Saturday, January 29th 2011
Shows: Foo Fighters
Foo Fighters skipped town for some new scenery to debut their new album in its entirety for a handful of fans at the tiny Velvet Jones club in Santa Barbara Friday night, giving strong evidence to support to frontman Dave Grohl’s claims that their latest is the heaviest Foo Fighters album yet.
The northbound quintet sent fans on a wild goose chase to find the club gig, with Grohl having teased fans throughout the week prior by posting pictures on Twitter of the band in practice and exclaiming how eager they are to play the new album live after so much honing in the studio. This was followed by a picture of a festive party sombrero next to a Foo Fighters tour case, giving the clearest indication yet that a double-bill show was going to happen very soon.
Grohl posted pictures of himself Friday as he drove up the coast – one with the ocean to his left in the distance with Santa Cruz Island in the distance, another with the North 101 sign. By the time he got around to the official announcement, investigative guesstimators had honed in on the location and the line had grown to over 50 people.
Mariachi El Bronx took the stage to an initially depressingly passive crowd, most of whom had never heard of The Bronx, let alone their alter-egos, which appeared in full authentic Mexican regalia and employed an assortment of traditional acoustic mariachi instruments and horns to play original compositions with English lyrics. Fortunately for the sake of quality recognization, it took roughly a song and a half to fully captivate the room with a stylistic left hook that cheerfully defied preconceived notions of what a hardcore band (and a phenomenal one at that) could deliver in such an alien format to the genre. The band’s punk aesthetic shone through the meticulous discipline of the mariachi arrangements, all-out immersion in the style allowing for flexibility and personality flourishes that resonated powerfully with the 300-capacity crowd.
El Bronx refrained from debuting any new material, a shame for the fans but immaterial to the impact of the performance. Singer Matt Caughthran basked in the knowledge of having turned the tide so immediately, swaying to the Latin grooves and relishing the moment while the rest of the band remained intensely focused on their respective instruments. Tucked amidst the tales of love, longing and loneliness are thorny lyrical gems such as on album highlight Silver Or Lead, where Caughthran takes a swipe at the hands-to-heaven approach to life: “Quit asking Jesus for help, and go out and find it yourself.”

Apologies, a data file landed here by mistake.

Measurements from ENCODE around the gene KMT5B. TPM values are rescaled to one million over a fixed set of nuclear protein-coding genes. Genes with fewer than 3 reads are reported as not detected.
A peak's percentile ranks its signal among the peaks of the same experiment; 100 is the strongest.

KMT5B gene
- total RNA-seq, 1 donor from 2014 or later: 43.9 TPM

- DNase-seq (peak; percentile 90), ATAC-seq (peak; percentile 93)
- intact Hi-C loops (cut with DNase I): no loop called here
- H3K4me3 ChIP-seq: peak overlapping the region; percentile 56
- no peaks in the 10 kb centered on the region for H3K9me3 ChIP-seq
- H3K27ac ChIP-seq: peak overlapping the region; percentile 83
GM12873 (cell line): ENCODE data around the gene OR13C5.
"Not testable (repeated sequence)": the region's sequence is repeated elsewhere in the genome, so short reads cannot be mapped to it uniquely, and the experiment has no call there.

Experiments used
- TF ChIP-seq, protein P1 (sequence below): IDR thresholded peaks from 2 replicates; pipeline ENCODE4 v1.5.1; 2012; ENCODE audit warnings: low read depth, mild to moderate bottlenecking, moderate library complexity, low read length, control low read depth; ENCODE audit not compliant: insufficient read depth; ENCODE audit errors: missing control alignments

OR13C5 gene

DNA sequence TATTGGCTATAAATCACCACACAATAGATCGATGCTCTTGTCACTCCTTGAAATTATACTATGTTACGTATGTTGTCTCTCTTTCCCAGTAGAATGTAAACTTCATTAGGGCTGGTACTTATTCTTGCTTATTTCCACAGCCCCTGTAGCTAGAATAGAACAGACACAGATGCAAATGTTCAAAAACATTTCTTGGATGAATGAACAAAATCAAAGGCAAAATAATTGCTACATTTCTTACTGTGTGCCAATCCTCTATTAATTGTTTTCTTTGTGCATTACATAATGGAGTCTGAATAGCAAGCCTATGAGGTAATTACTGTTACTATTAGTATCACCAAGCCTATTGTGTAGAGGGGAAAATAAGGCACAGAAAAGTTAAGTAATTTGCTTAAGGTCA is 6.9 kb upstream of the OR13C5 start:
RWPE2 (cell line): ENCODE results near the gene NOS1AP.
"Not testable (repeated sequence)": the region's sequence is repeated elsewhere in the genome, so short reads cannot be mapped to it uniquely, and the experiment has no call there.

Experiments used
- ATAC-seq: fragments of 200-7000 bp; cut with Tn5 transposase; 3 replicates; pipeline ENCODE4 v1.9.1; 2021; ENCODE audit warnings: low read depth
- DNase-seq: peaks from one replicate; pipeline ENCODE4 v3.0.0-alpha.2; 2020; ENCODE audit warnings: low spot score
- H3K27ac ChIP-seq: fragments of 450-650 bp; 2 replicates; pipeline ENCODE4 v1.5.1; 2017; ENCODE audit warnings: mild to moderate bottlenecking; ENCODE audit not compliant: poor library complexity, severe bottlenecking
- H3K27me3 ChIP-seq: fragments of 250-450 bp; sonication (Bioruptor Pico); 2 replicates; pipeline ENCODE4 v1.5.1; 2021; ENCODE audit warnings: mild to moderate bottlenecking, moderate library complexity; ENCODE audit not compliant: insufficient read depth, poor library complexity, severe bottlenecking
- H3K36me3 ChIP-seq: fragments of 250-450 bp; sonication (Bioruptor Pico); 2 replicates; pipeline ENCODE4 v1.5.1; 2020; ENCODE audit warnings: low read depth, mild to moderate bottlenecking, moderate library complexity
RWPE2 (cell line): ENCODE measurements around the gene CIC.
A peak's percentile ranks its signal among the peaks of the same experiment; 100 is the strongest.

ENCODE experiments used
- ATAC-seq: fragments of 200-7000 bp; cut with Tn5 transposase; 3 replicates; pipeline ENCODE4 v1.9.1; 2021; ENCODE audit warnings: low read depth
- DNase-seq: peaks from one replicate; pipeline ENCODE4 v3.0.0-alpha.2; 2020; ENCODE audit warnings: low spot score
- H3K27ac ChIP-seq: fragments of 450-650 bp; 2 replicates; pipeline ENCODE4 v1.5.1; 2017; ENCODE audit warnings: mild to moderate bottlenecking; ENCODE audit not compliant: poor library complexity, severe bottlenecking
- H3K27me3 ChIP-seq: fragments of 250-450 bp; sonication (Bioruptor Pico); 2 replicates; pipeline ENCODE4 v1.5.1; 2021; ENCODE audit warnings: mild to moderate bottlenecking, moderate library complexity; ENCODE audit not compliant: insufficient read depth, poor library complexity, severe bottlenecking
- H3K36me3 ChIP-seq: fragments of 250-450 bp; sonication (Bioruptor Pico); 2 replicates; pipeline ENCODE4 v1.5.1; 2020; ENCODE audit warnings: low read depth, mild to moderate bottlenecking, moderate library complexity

After closing their set, which ran through the majority of the first Mariachi El Bronx record (they’re currently putting the finishing touches on their second), the pride on Caughthran’s face in saying “coming next, the Foo Fighters” said enough about his sense of accomplishment and pride at having faced the fires of indifference and given rise to new musical love among the Santa Barbara crowd – not to mention the privilege of introducing such a rare moment in musical history.
When the Foos appeared and took their place among their respective instruments, Grohl bounded onstage, gave a gleaming, toothy grin and asked, “You guys wanna hear the new record?” – Cue roaring anticipatory enthusiasm.
The new and still unnamed Foo Fighters album, produced by old friend Butch Vig and recorded on analog tape in Grohl’s makeshift garage studio, is the band’s attempt to scrap their trajectory of studio progress and go back to doing things the hard way, more organically and as lo-fi as possible. Vig’s assertion that the new material is “primal” and “raw” was immediately proven as the band tore through their new album and an entire greatest-hits set immediately after. Grohl, lead guitarist Chris Shiflett, bassist Nate Mendel, drummer Taylor Hawkins and latest addition Pat Smear on guitar brought a furious precision to the task, surgically executing the album’s 11 tracks in sequential order, in just over 35 blistering minutes of pure Rock fury.
The 28 seconds of new material we previously heard from the band in which Grohl could be heard screaming “These are my famous last words!!!” is from album opener Bridge Burning, a track far more pop-rock friendly than the initial indications suggested. With the repeated line “Whatever keeps you warm at night…. whatever keeps you warm inside,” a bitter send-off leads to a furious follow-up with Rope, offering an echoing intro not unlike King Missile’s Detachable Penis before jagged guitar blasts kick the track into full gear. The track’s core adhesive is a slow-building melody, punctuated by howls, before a jaw-dropping drum breakdown and airtight rhythm riff leading into the final chorus.
Dear Rosemary followed, a strutting clean-toned mid-tempo rocker with an atmosphere that morphs into a haunting range and rhythmic call/response with Hawkins in the bridge. We heard a snippet of White Limo from a Twitter tease at the beginning of the year, but three feet from your face it’s a pulverizing flurry of riffage and roaring that could be a highlight on The Colour And The Shape.